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Interesting facts about the history of Tissue Toilet Paper Rolls and fashionable roll covers.

toilet tissue paper box

Just in case you are not happy to live in the twentieth century and take for granted the simple amenities we enjoy in everyday life. General grooming items, for example, like soap, toothpaste and toilet tissue paper. How would you manage without them? Did you ever wonder, for instance, who invented toilet paper and what was used before its invention? We can go back in history to the ancient Greeks, for instance, whose idea of using stones or pieces of clay was a bit rougher than the Romans, who used sponges on the ends of sticks that were kept in jugs filled with salty water. Mid Easterners commonly used the left hand, which is supposedly still considered unclean in the Arabian region.

But who first thought about using paper for personal hygiene? If we could travel back in time to 1391, we would encounter a Chinese emperor who demanded the first paper sheets sliced to be placed in his outhouse. The first “official” toilet paper was introduced in China measuring a whopping 2 ft X 3 ft each.

In early American years, one common alternative happened to be ... corncobs. If you lived in early rural America, you would find a corncob hanging from a string in the outhouse for purposes of personal hygiene. The string, as it turns out, was to permit the cob to be reused. While in coastal regions, the cob might be replaced by a mussel shell, the preferred method became plant leaves and magazines. In fact, Sears received significant complaints when they switched to color coated shiny paper.

As history would have it, an important move towards the production and distribution of modern toilet tissue paper came from a teacher in Philadelphia in 1907. Concerned about a mild cold epidemic in her classroom, she blamed it on the fact that all students used the same cloth towel. She proceeded to cut up paper into squares to be used by her class as individual towels, a revolutionary idea.

Who invented the “modern” type of toilet paper? In 1871, the first U.S. Patent for perforated paper was awarded to Seth Wheeler of Albany, becoming the official “inventor” of toilet paper. Unable to make a go with the production of a thin tissue toilet paper, the assembly eventually was mastered by the Scott brothers, who founded the Scott Paper company in Philadelphia.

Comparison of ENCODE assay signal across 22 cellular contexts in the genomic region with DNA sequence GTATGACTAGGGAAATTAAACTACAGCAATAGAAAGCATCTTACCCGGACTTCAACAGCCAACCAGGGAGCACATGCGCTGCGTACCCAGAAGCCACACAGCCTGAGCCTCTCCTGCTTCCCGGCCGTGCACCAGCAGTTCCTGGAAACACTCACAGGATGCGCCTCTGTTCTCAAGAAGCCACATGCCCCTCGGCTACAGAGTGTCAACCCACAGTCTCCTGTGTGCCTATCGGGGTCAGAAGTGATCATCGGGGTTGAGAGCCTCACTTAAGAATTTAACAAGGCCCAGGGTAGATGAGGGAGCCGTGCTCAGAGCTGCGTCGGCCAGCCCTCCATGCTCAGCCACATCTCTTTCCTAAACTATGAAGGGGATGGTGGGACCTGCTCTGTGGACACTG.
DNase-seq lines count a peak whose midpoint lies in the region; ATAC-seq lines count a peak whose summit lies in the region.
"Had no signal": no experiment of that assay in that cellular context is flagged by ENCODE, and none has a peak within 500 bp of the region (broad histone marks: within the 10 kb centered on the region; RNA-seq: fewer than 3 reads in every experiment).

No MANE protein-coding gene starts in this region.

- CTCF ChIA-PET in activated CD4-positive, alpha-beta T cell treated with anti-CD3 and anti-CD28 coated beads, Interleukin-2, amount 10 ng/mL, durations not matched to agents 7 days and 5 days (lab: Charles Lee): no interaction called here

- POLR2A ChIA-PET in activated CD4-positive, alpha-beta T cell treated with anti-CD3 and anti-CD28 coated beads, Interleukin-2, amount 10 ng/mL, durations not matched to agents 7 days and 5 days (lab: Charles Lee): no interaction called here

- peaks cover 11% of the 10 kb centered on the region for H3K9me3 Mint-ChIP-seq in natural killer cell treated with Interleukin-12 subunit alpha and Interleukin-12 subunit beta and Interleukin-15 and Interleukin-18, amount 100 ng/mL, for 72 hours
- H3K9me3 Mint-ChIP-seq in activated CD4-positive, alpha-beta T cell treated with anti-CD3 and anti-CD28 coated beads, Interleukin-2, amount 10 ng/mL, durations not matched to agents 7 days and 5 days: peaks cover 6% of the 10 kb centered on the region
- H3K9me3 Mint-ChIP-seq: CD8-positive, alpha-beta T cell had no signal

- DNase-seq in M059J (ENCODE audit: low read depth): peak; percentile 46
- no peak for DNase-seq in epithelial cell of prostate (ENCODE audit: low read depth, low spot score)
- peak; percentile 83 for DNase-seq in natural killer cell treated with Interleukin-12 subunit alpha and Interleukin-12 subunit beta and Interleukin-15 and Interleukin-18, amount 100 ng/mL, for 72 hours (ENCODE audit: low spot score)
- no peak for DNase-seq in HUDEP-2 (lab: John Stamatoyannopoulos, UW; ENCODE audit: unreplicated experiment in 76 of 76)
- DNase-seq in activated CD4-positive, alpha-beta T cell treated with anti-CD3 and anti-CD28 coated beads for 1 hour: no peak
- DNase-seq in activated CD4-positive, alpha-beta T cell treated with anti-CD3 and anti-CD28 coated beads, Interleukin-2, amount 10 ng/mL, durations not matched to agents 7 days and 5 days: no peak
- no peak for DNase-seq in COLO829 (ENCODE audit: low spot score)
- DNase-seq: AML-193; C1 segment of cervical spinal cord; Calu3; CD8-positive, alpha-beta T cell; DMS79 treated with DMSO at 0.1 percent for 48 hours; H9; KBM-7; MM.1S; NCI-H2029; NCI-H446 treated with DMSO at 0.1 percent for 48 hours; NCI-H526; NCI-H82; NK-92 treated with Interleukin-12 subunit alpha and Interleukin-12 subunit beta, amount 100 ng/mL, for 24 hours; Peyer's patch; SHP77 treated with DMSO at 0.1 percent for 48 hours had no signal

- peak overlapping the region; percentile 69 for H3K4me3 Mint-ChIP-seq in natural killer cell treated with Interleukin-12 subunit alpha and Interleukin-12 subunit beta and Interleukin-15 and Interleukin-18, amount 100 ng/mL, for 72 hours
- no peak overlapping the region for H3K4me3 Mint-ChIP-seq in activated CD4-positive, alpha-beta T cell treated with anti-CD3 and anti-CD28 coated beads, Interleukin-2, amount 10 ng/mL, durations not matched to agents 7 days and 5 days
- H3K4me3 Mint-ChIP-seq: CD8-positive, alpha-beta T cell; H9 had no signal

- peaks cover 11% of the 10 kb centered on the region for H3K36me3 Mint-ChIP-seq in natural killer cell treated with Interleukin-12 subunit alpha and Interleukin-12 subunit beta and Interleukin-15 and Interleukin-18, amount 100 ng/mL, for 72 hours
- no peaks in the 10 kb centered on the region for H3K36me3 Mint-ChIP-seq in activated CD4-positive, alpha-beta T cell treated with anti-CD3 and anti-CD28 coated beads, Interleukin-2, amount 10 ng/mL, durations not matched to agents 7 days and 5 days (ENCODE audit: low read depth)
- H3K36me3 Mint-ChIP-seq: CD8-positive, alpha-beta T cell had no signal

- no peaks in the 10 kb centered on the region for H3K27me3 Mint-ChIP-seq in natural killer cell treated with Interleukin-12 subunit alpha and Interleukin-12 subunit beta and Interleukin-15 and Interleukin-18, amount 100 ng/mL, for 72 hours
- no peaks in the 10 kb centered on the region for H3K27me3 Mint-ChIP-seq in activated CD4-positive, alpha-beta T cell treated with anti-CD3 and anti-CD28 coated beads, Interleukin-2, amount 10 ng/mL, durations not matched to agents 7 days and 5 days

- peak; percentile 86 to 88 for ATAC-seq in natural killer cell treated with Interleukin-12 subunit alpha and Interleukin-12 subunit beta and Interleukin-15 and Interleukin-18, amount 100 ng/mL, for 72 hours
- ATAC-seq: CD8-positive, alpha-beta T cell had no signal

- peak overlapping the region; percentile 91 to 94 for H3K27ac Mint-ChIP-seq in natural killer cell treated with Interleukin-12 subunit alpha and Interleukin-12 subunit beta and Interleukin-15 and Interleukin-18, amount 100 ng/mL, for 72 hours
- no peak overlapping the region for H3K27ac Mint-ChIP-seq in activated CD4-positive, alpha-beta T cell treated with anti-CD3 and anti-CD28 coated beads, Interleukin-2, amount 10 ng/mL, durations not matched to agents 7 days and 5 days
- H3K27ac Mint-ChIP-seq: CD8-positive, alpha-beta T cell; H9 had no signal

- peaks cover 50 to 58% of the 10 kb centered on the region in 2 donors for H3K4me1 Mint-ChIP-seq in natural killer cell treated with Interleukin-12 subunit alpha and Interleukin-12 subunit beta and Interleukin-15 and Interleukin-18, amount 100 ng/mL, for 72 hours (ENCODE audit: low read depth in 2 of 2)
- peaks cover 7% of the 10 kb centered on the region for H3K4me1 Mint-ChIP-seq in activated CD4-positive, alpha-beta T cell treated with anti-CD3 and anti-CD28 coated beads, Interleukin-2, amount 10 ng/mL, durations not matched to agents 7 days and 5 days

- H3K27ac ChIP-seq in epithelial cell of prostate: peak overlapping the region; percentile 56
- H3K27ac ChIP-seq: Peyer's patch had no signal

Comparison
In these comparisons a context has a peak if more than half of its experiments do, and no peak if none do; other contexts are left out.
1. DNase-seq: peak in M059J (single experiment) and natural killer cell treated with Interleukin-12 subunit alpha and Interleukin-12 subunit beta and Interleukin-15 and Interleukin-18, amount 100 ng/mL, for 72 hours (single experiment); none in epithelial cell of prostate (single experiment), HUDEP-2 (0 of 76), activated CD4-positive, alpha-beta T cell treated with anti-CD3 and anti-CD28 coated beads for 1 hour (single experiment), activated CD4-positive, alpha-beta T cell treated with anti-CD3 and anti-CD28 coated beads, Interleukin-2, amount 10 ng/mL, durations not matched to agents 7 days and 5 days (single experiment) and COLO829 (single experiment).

During the Victorian Era, when only proper etiquette was accepted, it was unmentionable to talk about any “toilet paper or rolls of tissue” product in society. When a desire for better hygiene flourished and improvements to indoor plumbing came about, the first significant use of toilet paper began to develop. Today, the average American uses 57 sheets of toilet paper a day or more than 20,805 sheets a year, making it a $ 2.4 billion dollar industry.

More fascinating than the history of toilet paper was the clever ways invented to hide the tissue toilet roll. Since the Victorian Era called for concealing “unpleasant” products like toilet tissue paper, a great selection of distinctive Tissue Toilet Roll holders or covers were found. One such holder was called “Madam’s Double Utility Lace Fan”. This witty item had a hidden compartment in the handle with 150 sheets of toilet paper cut to conform to the shape of the fan.

Although today’s toilet paper and its use are natural parts of life, using roll covers to delicately conceal toilet tissue paper rolls has developed into a hot trend in decorating. Antique Tissue Covers has compiled a sensational collection of Lace Roll Covers and Lace Tissue Box Covers that faithfully recreate the lace elegance of the Victorian Era. Lace Rolls are uniquely successful in decorating your bathroom, covering the toilet tissue roll and dispensing the tissue paper all in one. In addition, we’ve used care in choosing fine fabrics to craft a lace cover that enhances not just your bathroom, but any home décor and room in your home.



See our entire collection of Lace Tissue Toilet Roll Covers and consider a magnificent set of a Victorian Lace Tissue Box Cover and Victorian Lace Toilet Tissue Roll Cover to properly coordinate your home or bath decorating.

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